People are arguing about what the United States got out of the deal that swapped five top-level terrorist leaders for one American soldier who was, at best, absent from his post in a war zone. Soldiers who served in the same unit with him call him a deserter.
The key to this deal, however, is less likely to be what the United States got out of the deal than it is about what Barack Obama got out of the deal. If nothing else, it instantly got the veterans' hospitals scandals off the front pages.
It was a clear winner for Obama, which is what matters to him.
People who are questioning the president's competence seem not to want to believe that any U.S. president would knowingly damage this country's interests.
One of the problems of many fundamentally decent people is that they find it hard to understand people whose moral compass points in a different direction from theirs.
Many people who are painfully disappointed with Obama have no real reason to be. The man's previous history, from childhood on, was shaped by a series of people, beginning with his mother, whose vision of America was very much like that of the Rev. Jeremiah Wright, whose church Obama belonged to for 20 long years.
Obama is not a stupid man. There is no way that he could have sat in that church all that time without knowing how Wright hated America, and how his vision of the world was one in which "white folks' greed runs a world in need."
Even if Wright had been the only such person in Obama's life -- and he was not -- it should have been enough to keep him out of the White House.
"Innocent until proven guilty" is a good rule in a court of law, which has the power to deprive a defendant of liberty or life. But it is mindless and dangerous nonsense to apply that standard outside that context -- especially when choosing a president of the United States, who holds in his hands the liberty and lives of millions of Americans.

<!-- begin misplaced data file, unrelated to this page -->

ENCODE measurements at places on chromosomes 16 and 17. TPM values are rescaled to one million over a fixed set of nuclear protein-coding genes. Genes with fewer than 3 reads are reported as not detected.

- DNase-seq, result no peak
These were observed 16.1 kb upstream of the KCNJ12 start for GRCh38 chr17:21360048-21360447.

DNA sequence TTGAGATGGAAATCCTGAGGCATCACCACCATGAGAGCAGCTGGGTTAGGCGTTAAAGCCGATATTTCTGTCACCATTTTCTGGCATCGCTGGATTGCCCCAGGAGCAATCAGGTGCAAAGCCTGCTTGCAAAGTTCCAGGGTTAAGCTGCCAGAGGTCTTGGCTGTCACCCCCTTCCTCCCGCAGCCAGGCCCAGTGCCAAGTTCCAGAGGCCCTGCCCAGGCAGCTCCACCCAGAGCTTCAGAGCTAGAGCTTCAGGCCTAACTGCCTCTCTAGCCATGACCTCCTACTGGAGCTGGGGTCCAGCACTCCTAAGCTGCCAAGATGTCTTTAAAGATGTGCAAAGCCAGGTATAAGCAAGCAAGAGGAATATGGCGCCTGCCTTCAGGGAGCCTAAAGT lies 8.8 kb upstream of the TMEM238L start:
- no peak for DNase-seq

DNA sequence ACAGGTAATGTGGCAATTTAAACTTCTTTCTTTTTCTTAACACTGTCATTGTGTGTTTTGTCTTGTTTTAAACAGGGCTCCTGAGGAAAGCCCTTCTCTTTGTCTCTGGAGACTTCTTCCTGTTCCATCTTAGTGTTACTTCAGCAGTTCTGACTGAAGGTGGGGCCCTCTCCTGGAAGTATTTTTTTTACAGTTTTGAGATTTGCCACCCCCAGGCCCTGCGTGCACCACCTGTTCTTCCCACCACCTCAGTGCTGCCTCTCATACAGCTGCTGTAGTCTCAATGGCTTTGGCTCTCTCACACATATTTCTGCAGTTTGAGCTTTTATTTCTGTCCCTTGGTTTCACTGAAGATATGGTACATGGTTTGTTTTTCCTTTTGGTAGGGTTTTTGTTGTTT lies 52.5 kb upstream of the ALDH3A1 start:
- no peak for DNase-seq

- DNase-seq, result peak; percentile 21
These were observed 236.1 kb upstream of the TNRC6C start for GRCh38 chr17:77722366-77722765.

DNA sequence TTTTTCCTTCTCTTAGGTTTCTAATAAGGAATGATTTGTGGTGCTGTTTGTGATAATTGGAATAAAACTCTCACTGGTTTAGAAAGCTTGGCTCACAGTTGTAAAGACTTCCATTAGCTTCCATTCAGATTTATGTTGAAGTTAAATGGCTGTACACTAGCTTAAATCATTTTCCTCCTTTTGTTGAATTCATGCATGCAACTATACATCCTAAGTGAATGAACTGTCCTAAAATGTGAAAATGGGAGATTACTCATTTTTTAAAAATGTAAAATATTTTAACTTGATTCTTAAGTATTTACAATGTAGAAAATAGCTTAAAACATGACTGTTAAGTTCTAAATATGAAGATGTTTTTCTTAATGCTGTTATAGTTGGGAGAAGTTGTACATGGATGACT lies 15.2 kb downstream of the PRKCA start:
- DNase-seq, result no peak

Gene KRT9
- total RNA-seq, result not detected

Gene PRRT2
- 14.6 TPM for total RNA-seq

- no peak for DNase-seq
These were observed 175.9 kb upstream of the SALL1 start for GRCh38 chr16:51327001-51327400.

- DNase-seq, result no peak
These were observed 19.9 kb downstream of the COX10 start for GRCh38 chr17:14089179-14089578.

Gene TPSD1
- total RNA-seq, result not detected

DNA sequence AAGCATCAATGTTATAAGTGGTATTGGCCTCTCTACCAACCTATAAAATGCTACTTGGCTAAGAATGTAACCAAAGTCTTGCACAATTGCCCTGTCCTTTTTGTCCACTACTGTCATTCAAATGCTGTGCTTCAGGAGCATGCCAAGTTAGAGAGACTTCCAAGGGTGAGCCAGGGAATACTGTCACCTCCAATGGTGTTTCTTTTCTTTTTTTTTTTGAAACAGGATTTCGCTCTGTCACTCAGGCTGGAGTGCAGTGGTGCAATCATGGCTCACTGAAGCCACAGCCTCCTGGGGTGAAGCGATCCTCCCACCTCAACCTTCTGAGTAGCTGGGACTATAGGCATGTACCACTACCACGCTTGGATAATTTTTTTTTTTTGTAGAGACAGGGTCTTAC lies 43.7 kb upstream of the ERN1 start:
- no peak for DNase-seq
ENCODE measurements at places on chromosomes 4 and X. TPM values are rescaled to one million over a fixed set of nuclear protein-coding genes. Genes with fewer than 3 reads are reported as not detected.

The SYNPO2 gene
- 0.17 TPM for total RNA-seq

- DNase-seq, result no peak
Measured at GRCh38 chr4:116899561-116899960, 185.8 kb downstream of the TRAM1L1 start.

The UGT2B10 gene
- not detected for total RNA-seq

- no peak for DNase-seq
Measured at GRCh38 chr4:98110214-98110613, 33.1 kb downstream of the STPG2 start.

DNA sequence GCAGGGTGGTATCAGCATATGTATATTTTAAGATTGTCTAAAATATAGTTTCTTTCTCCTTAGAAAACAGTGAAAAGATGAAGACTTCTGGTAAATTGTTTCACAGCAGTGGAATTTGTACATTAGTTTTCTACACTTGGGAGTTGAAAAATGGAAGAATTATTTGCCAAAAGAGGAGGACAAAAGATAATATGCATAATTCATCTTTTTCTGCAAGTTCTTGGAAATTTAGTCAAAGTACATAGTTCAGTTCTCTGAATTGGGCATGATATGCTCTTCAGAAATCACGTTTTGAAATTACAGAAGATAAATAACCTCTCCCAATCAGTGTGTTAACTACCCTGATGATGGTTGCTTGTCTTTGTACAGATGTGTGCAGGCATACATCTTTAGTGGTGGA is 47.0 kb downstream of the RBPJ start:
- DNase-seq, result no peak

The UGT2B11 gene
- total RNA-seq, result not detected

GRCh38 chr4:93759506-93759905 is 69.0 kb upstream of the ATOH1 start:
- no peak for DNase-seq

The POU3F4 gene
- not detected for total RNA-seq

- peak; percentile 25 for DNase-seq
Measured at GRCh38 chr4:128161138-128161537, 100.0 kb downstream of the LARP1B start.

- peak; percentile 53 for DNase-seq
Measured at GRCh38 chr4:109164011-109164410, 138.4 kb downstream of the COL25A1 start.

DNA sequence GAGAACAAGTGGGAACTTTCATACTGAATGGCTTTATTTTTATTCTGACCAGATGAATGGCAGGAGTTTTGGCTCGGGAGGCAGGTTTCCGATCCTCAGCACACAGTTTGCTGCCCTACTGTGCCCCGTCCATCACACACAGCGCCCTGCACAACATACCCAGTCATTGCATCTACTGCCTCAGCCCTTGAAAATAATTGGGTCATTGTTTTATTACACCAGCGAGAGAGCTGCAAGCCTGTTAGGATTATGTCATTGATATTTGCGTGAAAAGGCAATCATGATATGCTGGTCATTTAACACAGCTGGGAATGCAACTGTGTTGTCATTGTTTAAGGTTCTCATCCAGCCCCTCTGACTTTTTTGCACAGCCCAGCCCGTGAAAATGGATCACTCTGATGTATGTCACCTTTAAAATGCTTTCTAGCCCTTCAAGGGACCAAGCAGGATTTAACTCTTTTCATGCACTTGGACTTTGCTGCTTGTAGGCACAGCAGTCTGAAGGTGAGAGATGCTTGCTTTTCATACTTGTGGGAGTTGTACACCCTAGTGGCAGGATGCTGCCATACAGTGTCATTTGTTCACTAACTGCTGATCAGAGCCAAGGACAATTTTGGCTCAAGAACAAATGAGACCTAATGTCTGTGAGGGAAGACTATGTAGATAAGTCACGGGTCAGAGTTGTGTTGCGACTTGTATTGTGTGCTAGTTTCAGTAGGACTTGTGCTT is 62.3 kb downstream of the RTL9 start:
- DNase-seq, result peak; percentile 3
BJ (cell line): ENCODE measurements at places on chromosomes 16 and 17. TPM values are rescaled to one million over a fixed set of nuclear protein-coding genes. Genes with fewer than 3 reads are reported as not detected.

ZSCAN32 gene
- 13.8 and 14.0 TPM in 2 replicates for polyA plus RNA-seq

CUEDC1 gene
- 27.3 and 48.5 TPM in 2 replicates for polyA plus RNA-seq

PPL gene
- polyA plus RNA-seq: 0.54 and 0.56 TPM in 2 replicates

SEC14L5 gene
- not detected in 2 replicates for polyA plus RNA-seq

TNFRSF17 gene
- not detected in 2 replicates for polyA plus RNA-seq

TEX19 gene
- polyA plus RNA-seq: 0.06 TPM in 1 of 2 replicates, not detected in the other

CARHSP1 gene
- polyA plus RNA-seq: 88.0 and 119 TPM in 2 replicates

People disappointed with Obama have no right to be. It is they whom others have a right to be disappointed with. Instead of taking their role as citizens seriously, they chose to vote on the basis of racial symbolism, glib rhetoric and wishful thinking.
Moreover, many are already talking about choosing the next president on the basis of demographic symbolism -- to have "the first woman president." And if she is elected on that basis, will any criticism of what she does in the White House be denounced as based on anti-woman bias, as criticisms of Obama have been repeatedly denounced as racism?
And what if we have the first Latino president or the first Jewish president? Will any criticism of their actions in the White House be silenced by accusations of prejudice?
We may yet become the first nation to die from a terminal case of frivolity. Other great nations in history have been threatened by barbarians at the gates. We may be the first to be threatened by self-indulgent silliness inside the gates.
As for Obama, you cannot judge any president's competence by the results of his policies, without first knowing what he was trying to achieve.
Many wise and decent people assume automatically that Obama was trying to serve the interests of America. From that standpoint, he has failed abysmally, both at home and abroad. And that should legitimately call his competence into question.
But what if his vision of the world is one in which the wealth and power of those at the top, whether at home or internationally, are deeply resented, and have been throughout his life, under the tutelage of a whole series of resenters? And what if his goal is to redress that imbalance?
Who can say that he has failed, when the nation's fundamental institutions and alliances have been successfully and perhaps irretrievably undermined?
Thomas Sowell is a senior fellow at the Hoover Institution, Stanford University.